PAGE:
Reformed Reflections

The Cross: Life’s Most Powerful Symbol

The cross is the most radical symbol in this world. It knows no compromise; it never makes concessions.

Our association with the cross is of course through the Christ who died on this awful instrument of death. Crucifixion was a form of execution devised by the Phoenicians and was described by Cicero as the most cruel and shameful of all punishments.

"Let it never," he says, "come near the body of a Roman citizen; Nay, not even near his thoughts or eyes, or ears." Yet our Lord hung on that cruel cross.

The death of Christ is a mystery. But it is the Christian's glory. For at the cross God shows us not only the awfulness and depth of our sin, but also the length to which eternal love will go to save us. On the cross Christ died as our substitute. He died in our stead. His death set all who believe in Him - FREE.

The cross is the symbol of victory. Satan appeared to be the victor. The triumph of evil seemed to be final. But this proved not to be true. Satan was defeated "Non victus sed Victor". These ancient words thrill the hearts as they declare that Christ is not vanguished but victorious.

The cross of Christ is the deathblow to evil in every form and kind. The cross stands in the centre of history and has been placed on Calvary not as God's afterthought but as His forethought. The ancient prophecy after the fall of Adam, "He shall bruise your head, and you shall bruise his heel" (Gen. 3:15), was fulfilled on that first Good Friday. The victory of Christ was confirmed on Easter when death was conquered. Life, not death, had the last word. Light not darkness, God and not Satan were triumphant.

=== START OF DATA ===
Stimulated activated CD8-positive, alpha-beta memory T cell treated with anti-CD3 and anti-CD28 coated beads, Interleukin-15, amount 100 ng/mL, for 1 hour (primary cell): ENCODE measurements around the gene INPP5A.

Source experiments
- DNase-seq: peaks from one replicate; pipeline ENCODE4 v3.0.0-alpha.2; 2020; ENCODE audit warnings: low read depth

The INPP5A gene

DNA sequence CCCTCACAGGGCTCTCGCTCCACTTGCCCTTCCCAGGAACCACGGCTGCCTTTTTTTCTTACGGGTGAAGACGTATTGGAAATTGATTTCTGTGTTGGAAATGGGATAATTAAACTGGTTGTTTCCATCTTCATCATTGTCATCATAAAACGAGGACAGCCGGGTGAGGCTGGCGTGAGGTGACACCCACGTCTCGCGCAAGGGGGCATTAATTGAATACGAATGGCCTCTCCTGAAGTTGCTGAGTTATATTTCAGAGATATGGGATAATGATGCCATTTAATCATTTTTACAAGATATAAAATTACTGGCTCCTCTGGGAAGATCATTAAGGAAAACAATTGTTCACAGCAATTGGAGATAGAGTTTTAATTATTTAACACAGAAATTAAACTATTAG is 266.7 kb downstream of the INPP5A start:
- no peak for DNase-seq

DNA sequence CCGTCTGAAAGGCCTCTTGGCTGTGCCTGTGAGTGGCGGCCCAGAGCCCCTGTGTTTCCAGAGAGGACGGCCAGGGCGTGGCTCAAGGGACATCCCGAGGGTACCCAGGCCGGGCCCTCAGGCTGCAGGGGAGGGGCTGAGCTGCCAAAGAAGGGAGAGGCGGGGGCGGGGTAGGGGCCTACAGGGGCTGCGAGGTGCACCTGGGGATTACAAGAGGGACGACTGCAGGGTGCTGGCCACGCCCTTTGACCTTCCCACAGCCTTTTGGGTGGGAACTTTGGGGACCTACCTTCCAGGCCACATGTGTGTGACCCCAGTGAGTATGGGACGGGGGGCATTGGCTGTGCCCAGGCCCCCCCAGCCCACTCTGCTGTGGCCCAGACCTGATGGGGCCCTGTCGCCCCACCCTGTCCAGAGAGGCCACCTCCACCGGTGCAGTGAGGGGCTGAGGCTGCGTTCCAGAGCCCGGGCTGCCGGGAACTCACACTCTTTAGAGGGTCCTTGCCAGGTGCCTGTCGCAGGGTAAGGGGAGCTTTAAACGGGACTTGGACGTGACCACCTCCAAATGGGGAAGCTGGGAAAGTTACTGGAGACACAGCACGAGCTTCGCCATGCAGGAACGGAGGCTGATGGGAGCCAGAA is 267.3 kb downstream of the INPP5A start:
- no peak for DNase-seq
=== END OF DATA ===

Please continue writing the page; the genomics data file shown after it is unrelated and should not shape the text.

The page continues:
Jesus lives! thy terrors now
Can, O death, no more appal us;
Jesus lives! by this we know
Thou, O grave, canst not enthrall us.

Jesus lives! for us He died;
Then, alone to Jesus living,
Pure in heart may we abide,
Glory to our Saviour giving.

Jesus lives! our hearts know well
Nought from us His love shall sever;
Life nor death, nor power of hell
Tear us from His keeping ever.

The cross has universal significance. John Cordelier, the Roman Catholic mystic, writes in The Path of Eternal Wisdom: "If the Cross be anything at all it is the ground-plan of the universe.

It stretches from nebula to nebula linking the farthest limits of the worlds, holding out to them the wounded hands of love." This is the word we must remember. From everlasting to everlasting – Christ is Victor.

The cross of Christ demands a response. We must do something with it, and one of the two things only can we do – flee it or die upon it. The Lord calls us to follow Him and to share even in His suffering. "Take up I the cross and follow Me,"' He said so plainly.

And when we follow this clear teaching we find that the cross will cut our lives where it hurts most, sparing neither us nor our carefully cultivated reputation. It will defeat our ego and bring to end our feeling of selfimportance.

The followers of the cross must be persistent and enduring. They can never ask for the easy way out, but must share the consequences of their faith. Through dying to self you will become the first in the kingdom; through being crucified with Christ can you be effective. The demands of Christ have not eased up. The standards of the faith have not changed, but the response seems to have changed.

So far have many removed themselves from this teaching of our Lord that to restore the cross in its full meaning and to its proper place in the church will take nothing short of a new Reformation. One of the beloved hymns written by Isaac Watts so often sung should also be practised:

When I survey the wondrous cross,
On which the Prince of glory died
My richest gain I count but loss,
And pour contempt on all my pride.

Forbid it, Lord, that I should boast,
Save in the death of Christ, my God;
All the vain things that charm me most
I sacrifice them to His blood.

See, from His head, His hands, His feet,
Sorrow and love flow mingled down;
Did e'er such love and sorrow meet,
Or thorns compose so rich a crown?

Where the whole realm of nature mine,
That were a present far too small!
Love so amazing, so divine,
Demands my soul, my life, my all.

Johan D. Tangelder
April, 1973